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Sleeping pill causes sleep driving { March 15 2007 }

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A warning to sleeping pill users: Don't sleep and drive
FDA cautions that insomnia-drug users may eat, drive and even have sex without knowing

By Jonathan D. Rockoff
Tribune Newspapers: Baltimore Sun
Published March 15, 2007

WASHINGTON -- Under pressure from the federal government, drugmakers are revising the labels on Ambien, Lunesta and other popular sleep aids to warn that the pills may result in driving, eating and even having sex while sleeping, health officials said Wednesday.

The makers of the 13 popular medications are also preparing information bulletins for users that will highlight the possibility of bizarre nighttime side effects.

The Food and Drug Administration requested the action to discourage patients from taking higher than recommended doses or combining use with alcohol consumption. Dr. Russell Katz, director of the agency's neurology division, said it had received more than a dozen reports of strange behavior.

"We don't think that these [side effects] are sufficiently frequent that it would cause us to re-evaluate whether or not the drugs should be on the market," he said. "But we do believe the labeling needs to be changed."

The side effects may also include trouble breathing and other severe allergic reactions, Katz said, but it's the strange sleep-time behaviors that have prompted scientific study and attracted national attention.

Patients prescribed Ambien, in particular, have said they woke up to find themselves gorging on food. Some cooked while asleep. Others talked on the telephone while asleep or had sex. Some others learned afterward that they had been behind the wheel of their car during the night, but they had no recollection of driving.

Car accidents have been linked to its use, including one involving Rep. Patrick Kennedy (D-R.I.), who later sought treatment for substance abuse.

"Two of our patients started fires in their kitchen, two drove automobiles--that's serious," said Dr. Carlos Schenck, a senior staff physician at the Minnesota Regional Sleep Disorders Center, who has published a study on the strange side effects and is working on another.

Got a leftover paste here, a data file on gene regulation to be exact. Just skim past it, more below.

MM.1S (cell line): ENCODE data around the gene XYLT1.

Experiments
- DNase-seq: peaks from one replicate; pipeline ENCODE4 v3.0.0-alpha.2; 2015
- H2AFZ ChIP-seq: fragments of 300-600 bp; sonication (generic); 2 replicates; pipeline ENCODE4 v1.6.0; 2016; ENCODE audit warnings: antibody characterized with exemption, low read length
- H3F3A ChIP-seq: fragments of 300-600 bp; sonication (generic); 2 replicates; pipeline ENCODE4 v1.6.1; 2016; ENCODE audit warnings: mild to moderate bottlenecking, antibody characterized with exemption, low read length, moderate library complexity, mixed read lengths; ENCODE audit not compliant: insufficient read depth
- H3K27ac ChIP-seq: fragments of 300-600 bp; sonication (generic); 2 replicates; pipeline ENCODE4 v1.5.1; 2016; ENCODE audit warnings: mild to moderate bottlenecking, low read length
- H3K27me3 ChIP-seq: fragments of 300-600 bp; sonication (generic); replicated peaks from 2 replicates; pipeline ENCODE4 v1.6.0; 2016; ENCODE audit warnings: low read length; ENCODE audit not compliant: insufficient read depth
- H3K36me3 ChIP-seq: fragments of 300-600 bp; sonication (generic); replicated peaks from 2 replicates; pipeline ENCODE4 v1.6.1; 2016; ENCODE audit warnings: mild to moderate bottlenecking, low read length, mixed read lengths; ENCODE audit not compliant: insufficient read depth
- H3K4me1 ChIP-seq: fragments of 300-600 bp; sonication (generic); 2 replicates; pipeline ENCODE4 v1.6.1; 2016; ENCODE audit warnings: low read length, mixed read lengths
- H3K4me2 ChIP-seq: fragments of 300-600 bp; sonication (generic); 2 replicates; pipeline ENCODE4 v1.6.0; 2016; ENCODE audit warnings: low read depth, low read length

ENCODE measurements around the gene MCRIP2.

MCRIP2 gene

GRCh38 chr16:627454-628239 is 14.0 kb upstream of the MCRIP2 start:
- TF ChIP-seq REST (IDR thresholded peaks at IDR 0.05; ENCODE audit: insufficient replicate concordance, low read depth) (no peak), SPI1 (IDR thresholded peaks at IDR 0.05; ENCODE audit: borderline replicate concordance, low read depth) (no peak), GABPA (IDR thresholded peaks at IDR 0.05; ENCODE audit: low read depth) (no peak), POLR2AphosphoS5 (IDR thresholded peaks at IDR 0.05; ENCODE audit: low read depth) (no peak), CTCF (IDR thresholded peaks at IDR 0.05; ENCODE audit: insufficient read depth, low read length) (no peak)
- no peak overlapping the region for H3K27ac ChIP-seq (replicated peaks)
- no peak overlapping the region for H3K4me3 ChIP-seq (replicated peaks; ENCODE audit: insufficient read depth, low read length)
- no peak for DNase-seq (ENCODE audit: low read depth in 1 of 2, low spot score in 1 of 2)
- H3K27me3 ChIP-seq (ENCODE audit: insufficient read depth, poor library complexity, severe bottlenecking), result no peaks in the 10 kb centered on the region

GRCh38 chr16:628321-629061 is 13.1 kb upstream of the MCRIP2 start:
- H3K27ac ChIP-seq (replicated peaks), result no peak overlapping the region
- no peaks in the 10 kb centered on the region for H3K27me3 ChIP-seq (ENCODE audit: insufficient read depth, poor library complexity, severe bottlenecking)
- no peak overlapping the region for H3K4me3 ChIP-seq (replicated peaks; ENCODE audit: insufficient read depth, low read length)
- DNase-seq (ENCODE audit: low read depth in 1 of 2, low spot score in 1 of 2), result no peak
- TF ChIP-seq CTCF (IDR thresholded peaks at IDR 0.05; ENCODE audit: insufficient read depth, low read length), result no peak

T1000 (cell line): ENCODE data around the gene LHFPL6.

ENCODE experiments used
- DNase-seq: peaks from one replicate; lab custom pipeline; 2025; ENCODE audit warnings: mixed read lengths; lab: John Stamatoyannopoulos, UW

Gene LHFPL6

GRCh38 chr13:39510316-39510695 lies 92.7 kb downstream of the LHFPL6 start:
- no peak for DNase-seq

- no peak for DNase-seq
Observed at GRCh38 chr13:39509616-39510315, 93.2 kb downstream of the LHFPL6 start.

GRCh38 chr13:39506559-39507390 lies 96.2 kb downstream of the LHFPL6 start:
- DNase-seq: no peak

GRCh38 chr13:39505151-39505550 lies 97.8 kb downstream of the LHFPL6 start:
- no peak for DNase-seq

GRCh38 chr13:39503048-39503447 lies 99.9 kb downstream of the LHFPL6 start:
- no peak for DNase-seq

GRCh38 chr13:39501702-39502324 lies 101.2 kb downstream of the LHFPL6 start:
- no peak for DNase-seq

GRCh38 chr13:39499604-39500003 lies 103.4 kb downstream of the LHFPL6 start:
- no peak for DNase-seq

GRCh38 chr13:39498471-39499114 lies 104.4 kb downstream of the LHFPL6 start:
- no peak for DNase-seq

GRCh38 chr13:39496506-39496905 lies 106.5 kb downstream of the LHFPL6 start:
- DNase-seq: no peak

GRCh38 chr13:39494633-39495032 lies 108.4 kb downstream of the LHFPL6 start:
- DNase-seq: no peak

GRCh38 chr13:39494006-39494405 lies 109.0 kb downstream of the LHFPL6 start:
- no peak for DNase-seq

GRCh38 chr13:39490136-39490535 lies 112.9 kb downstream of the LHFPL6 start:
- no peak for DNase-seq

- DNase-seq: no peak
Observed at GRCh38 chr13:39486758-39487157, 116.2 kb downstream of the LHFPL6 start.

Schenck emphasized that the incidents are rare. In the last five years, only 35 of his patients have had the side effects, he said. They tended to occur in young and middle-age women taking other medications at the same time, and they followed from use of Ambien, not other sleep aids.

The other medicines to receive warnings are: Butisol Sodium, Carbrital, Dalmane, Doral, Halcion, Placidyl, ProSom, Restoril, Rozerem, Seconal and Sonata.

Sleeping pills are widely used, and none is more popular than Ambien. Doctors wrote nearly 50 million prescriptions for sleep medications last year, generating $3.6 billion in sales, according to IMS Health, a health-care information company.

Some physicians complain the drugs are used too commonly.

"This might help curb the overuse," said Dr. Phil Buescher, who prescribes the sleep aids to patients at Union Memorial Hospital in Baltimore.

Before taking one of the drugs, patients should try inducing sleep by avoiding alcohol late at night, eating earlier in the evening and turning off an overly exciting TV show before bedtime, Buescher said.

Sleep specialists, however, emphasize the drugs' safety and effectiveness. Schenck continues prescribing Ambien to two patients who have had the side effects because the drug treats their severe insomnia so well.

Dr. David Neubauer, a sleep medicine specialist at Johns Hopkins Medicine, said the problem might not be that patients are undertaking complex behaviors while sleeping.

"Just as likely for many people, it's simply the amnesia that goes along with deep sleep or with taking these medications," said Neubauer, who has worked as a paid consultant for several sleep aid manufacturers. He has also served on an expert committee that advises the FDA about the drugs.

The FDA first asked drugmakers to change the labels and draft medication guides in December. It asked the companies to submit their revisions for review by May.

Katz said the FDA acted after receiving more than a dozen reports of strange nighttime incidents and determining that all of the sleep aids could cause the side effects.

Ambien's manufacturer, Sanofi-Aventis, has already altered the drug's label and plans to notify physicians through a "Dear Healthcare Professional" letter and an education effort. Sanofi spokeswoman Lisa Kennedy said company studies indicated that somnambulism took place in less than 1 in every 1,000 patients.

Copyright 2007, Chicago Tribune

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